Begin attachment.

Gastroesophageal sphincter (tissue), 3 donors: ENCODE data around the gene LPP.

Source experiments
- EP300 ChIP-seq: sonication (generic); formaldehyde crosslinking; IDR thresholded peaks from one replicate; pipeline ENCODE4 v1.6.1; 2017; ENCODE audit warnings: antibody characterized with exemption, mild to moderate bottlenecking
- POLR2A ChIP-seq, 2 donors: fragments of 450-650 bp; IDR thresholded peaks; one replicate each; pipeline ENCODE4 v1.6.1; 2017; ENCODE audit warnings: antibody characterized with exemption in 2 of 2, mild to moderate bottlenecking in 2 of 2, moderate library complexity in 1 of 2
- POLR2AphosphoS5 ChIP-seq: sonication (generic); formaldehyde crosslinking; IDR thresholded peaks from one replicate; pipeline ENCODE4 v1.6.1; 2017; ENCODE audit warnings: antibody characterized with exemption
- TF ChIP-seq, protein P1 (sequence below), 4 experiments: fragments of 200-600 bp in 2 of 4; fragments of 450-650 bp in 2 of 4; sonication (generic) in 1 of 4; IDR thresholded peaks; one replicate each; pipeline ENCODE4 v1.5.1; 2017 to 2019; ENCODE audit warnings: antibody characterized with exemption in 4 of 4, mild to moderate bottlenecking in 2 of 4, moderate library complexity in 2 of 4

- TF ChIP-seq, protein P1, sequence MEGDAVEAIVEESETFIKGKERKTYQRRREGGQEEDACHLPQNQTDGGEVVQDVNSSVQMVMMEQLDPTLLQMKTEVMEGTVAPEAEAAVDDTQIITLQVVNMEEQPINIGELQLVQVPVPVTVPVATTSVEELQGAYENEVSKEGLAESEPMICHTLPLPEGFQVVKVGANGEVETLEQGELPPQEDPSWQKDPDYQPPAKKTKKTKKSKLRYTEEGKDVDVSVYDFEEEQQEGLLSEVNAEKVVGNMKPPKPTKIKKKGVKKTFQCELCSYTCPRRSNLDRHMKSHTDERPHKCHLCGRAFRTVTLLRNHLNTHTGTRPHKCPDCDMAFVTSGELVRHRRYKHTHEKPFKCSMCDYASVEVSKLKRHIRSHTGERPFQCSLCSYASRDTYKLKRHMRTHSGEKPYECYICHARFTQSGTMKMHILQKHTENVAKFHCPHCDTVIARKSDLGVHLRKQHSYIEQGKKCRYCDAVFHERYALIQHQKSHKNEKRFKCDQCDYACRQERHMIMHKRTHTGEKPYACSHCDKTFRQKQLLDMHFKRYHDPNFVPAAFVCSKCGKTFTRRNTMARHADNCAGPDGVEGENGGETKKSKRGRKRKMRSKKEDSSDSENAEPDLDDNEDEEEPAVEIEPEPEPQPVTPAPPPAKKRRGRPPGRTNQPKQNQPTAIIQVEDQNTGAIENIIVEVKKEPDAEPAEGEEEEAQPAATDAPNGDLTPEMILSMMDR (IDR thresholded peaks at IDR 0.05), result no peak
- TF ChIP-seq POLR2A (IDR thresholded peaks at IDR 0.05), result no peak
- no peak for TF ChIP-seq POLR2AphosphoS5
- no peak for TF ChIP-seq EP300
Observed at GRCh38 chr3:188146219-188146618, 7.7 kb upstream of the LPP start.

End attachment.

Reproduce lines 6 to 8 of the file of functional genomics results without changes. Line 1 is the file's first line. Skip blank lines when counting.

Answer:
- TF ChIP-seq, protein P1 (sequence below), 4 experiments: fragments of 200-600 bp in 2 of 4; fragments of 450-650 bp in 2 of 4; sonication (generic) in 1 of 4; IDR thresholded peaks; one replicate each; pipeline ENCODE4 v1.5.1; 2017 to 2019; ENCODE audit warnings: antibody characterized with exemption in 4 of 4, mild to moderate bottlenecking in 2 of 4, moderate library complexity in 2 of 4

- TF ChIP-seq, protein P1, sequence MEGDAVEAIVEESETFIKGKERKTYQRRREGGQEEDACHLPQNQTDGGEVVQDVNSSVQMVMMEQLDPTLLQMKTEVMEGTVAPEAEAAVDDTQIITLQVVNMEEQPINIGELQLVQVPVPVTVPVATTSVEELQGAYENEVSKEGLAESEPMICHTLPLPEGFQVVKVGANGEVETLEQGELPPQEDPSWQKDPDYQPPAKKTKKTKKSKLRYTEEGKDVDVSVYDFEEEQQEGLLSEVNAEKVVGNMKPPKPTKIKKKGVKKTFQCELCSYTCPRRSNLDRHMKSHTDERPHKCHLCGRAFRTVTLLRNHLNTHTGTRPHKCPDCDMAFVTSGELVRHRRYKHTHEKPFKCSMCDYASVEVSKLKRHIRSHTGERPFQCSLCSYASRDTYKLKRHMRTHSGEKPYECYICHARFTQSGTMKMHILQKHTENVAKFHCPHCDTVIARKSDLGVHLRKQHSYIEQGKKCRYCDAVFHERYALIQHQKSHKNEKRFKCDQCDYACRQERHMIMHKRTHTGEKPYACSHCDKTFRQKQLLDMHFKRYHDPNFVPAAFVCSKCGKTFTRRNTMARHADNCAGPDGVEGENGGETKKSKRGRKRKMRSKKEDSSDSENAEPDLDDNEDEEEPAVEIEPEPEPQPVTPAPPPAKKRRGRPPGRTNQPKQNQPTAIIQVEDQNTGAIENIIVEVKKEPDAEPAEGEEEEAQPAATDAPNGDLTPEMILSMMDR (IDR thresholded peaks at IDR 0.05), result no peak
- TF ChIP-seq POLR2A (IDR thresholded peaks at IDR 0.05), result no peak